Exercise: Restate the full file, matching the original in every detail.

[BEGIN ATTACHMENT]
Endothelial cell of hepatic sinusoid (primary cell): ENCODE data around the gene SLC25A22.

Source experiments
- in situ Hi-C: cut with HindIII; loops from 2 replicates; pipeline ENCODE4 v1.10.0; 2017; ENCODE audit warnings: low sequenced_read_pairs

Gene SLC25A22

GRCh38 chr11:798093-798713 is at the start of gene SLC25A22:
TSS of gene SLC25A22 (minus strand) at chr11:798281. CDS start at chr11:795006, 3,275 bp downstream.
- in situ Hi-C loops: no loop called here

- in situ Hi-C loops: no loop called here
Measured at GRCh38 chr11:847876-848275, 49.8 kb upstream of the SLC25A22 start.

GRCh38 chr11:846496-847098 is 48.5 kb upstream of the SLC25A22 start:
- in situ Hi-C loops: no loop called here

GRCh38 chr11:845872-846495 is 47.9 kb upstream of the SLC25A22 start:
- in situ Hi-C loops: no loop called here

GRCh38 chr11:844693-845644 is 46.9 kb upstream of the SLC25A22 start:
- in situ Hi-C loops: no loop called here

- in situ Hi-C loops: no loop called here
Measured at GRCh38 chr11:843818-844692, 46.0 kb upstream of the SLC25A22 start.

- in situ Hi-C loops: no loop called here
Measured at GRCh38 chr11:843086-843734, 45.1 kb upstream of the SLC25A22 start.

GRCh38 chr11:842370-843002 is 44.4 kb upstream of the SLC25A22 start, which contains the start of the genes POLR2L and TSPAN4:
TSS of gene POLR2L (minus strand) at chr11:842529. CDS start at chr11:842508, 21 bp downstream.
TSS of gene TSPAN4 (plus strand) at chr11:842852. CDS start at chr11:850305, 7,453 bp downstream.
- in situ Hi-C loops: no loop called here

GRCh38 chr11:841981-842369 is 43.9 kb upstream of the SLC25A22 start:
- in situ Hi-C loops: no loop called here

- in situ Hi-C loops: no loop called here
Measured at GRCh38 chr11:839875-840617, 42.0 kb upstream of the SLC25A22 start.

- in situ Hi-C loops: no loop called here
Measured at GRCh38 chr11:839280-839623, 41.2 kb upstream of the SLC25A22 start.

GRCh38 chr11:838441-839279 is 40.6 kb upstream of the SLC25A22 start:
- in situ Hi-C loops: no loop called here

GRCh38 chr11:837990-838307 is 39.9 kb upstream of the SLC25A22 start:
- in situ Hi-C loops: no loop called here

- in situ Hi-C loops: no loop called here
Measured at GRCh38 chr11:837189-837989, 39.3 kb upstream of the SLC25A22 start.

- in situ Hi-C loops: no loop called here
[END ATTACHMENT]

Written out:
Endothelial cell of hepatic sinusoid (primary cell): ENCODE data around the gene SLC25A22.

Source experiments
- in situ Hi-C: cut with HindIII; loops from 2 replicates; pipeline ENCODE4 v1.10.0; 2017; ENCODE audit warnings: low sequenced_read_pairs

Gene SLC25A22

GRCh38 chr11:798093-798713 is at the start of gene SLC25A22:
TSS of gene SLC25A22 (minus strand) at chr11:798281. CDS start at chr11:795006, 3,275 bp downstream.
- in situ Hi-C loops: no loop called here

- in situ Hi-C loops: no loop called here
Measured at GRCh38 chr11:847876-848275, 49.8 kb upstream of the SLC25A22 start.

GRCh38 chr11:846496-847098 is 48.5 kb upstream of the SLC25A22 start:
- in situ Hi-C loops: no loop called here

GRCh38 chr11:845872-846495 is 47.9 kb upstream of the SLC25A22 start:
- in situ Hi-C loops: no loop called here

GRCh38 chr11:844693-845644 is 46.9 kb upstream of the SLC25A22 start:
- in situ Hi-C loops: no loop called here

- in situ Hi-C loops: no loop called here
Measured at GRCh38 chr11:843818-844692, 46.0 kb upstream of the SLC25A22 start.

- in situ Hi-C loops: no loop called here
Measured at GRCh38 chr11:843086-843734, 45.1 kb upstream of the SLC25A22 start.

GRCh38 chr11:842370-843002 is 44.4 kb upstream of the SLC25A22 start, which contains the start of the genes POLR2L and TSPAN4:
TSS of gene POLR2L (minus strand) at chr11:842529. CDS start at chr11:842508, 21 bp downstream.
TSS of gene TSPAN4 (plus strand) at chr11:842852. CDS start at chr11:850305, 7,453 bp downstream.
- in situ Hi-C loops: no loop called here

GRCh38 chr11:841981-842369 is 43.9 kb upstream of the SLC25A22 start:
- in situ Hi-C loops: no loop called here

- in situ Hi-C loops: no loop called here
Measured at GRCh38 chr11:839875-840617, 42.0 kb upstream of the SLC25A22 start.

- in situ Hi-C loops: no loop called here
Measured at GRCh38 chr11:839280-839623, 41.2 kb upstream of the SLC25A22 start.

GRCh38 chr11:838441-839279 is 40.6 kb upstream of the SLC25A22 start:
- in situ Hi-C loops: no loop called here

GRCh38 chr11:837990-838307 is 39.9 kb upstream of the SLC25A22 start:
- in situ Hi-C loops: no loop called here

- in situ Hi-C loops: no loop called here
Measured at GRCh38 chr11:837189-837989, 39.3 kb upstream of the SLC25A22 start.

- in situ Hi-C loops: no loop called here